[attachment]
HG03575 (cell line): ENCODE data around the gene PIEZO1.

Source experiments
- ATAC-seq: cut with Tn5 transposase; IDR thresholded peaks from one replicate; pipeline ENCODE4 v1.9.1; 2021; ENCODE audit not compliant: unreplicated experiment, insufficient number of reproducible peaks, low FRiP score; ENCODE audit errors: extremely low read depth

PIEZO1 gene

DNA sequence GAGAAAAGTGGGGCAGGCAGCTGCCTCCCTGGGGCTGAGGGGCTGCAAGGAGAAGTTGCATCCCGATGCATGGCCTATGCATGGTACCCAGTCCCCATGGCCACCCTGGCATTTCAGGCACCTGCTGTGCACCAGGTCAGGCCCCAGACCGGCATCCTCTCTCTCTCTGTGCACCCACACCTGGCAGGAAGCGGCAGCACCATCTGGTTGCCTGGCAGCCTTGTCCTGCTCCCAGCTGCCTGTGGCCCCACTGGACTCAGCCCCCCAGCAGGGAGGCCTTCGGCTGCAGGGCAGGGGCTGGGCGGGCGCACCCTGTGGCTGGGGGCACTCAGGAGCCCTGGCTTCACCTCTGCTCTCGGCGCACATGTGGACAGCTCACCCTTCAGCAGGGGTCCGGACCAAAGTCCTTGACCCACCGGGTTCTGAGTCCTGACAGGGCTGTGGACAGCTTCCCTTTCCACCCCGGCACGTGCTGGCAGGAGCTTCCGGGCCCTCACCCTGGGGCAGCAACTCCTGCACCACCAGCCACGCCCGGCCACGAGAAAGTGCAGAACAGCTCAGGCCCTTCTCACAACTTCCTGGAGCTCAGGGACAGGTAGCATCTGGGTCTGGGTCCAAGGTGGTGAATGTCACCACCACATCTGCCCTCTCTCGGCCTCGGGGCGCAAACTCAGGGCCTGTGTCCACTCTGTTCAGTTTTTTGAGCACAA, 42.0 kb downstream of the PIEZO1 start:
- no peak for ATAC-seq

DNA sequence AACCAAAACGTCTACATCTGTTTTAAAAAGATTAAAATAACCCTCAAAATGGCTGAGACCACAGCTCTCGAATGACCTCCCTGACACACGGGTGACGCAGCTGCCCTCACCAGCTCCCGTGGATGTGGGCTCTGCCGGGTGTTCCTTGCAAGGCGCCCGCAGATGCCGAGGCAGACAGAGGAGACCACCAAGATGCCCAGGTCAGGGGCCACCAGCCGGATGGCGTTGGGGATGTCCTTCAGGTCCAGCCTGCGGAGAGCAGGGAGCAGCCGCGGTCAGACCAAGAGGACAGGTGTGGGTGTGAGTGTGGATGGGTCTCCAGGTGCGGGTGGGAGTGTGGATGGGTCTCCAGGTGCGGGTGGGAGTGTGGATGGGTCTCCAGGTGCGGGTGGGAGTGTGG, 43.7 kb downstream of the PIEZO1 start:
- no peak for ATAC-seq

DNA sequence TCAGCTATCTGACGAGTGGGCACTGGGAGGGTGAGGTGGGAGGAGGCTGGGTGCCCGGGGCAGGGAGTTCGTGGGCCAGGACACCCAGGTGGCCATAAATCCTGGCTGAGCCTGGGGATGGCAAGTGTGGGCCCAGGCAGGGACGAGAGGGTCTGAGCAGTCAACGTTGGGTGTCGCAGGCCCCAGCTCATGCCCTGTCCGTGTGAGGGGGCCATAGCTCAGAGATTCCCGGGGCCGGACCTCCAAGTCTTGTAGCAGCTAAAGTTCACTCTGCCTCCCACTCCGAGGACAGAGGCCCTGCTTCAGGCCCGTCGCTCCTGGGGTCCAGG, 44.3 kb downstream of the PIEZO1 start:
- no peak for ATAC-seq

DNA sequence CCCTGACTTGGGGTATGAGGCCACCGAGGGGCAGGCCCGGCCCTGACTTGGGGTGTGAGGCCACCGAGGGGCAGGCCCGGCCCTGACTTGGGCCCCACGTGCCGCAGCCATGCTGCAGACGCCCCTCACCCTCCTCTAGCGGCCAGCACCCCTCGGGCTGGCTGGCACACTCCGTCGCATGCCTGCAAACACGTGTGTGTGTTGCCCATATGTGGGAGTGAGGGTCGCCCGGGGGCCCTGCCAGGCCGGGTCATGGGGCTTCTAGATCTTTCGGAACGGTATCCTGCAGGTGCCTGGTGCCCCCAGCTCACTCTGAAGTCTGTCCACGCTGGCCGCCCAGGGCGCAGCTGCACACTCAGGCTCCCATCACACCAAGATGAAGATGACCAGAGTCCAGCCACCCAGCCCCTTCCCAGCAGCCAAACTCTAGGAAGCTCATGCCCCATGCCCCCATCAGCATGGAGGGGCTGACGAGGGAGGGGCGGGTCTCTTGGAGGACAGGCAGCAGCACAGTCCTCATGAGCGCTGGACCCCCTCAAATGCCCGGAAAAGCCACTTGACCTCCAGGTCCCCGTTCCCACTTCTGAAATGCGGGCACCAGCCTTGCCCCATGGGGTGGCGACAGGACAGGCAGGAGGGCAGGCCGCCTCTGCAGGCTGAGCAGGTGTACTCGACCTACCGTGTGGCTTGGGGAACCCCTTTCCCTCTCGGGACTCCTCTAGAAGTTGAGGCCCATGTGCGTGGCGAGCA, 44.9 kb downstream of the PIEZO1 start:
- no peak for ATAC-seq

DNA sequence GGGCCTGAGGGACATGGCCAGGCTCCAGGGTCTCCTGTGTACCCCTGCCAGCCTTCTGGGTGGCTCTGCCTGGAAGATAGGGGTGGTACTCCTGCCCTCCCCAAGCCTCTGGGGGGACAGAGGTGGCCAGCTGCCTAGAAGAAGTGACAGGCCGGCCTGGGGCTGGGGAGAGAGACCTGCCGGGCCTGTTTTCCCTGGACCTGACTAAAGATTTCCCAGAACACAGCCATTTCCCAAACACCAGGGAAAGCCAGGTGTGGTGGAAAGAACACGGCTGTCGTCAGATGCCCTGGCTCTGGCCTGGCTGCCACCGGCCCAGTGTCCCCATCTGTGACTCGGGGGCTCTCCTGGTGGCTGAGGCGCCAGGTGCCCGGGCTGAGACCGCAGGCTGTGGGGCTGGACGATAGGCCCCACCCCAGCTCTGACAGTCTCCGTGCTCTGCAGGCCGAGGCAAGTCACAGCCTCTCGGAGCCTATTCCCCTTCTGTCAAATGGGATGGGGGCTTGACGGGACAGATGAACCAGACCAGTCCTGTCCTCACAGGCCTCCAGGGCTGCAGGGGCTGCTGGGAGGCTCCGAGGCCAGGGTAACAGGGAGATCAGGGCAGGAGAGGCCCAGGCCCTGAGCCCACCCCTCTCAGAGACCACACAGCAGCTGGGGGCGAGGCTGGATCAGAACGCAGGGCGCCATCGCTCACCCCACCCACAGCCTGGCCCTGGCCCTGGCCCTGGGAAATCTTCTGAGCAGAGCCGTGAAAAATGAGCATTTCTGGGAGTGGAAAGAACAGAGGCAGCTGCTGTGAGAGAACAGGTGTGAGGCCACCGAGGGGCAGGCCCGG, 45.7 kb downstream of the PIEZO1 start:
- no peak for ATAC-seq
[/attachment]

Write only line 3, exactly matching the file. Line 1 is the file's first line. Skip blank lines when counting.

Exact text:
- ATAC-seq: cut with Tn5 transposase; IDR thresholded peaks from one replicate; pipeline ENCODE4 v1.9.1; 2021; ENCODE audit not compliant: unreplicated experiment, insufficient number of reproducible peaks, low FRiP score; ENCODE audit errors: extremely low read depth